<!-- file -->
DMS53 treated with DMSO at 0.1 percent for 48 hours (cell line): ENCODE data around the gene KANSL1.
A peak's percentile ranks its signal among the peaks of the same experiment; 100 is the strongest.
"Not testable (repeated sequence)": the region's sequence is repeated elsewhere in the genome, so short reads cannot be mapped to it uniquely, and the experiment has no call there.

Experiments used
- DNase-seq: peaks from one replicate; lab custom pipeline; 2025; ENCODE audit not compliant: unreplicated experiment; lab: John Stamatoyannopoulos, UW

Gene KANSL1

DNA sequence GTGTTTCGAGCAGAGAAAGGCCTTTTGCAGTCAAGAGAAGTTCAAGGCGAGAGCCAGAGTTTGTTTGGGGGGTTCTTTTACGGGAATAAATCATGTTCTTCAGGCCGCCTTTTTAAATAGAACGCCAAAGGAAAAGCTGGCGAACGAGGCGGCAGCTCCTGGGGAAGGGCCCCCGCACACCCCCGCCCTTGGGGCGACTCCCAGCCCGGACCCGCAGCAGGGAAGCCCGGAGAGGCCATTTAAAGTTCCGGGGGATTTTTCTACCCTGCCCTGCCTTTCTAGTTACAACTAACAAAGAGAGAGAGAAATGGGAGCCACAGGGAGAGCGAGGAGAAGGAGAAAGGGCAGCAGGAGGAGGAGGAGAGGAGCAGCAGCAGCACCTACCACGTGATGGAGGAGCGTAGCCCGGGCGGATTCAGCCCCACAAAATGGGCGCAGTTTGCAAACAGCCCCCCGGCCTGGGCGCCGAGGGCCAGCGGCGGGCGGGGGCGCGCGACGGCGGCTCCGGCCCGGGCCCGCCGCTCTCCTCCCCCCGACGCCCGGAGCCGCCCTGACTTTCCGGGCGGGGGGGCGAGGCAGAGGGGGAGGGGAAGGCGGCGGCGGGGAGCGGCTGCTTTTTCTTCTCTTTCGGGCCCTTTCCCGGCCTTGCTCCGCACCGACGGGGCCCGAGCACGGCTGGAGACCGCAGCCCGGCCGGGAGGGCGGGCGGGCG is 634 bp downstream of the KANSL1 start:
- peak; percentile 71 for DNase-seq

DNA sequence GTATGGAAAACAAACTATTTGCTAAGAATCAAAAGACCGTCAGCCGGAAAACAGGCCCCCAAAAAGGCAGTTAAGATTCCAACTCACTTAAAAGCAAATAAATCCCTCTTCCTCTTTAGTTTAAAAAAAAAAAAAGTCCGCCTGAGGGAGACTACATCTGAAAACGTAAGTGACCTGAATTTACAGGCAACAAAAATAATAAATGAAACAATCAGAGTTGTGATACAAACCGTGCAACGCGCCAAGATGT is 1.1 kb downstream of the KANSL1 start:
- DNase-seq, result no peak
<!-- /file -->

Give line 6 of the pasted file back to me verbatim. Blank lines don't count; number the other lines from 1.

Gene KANSL1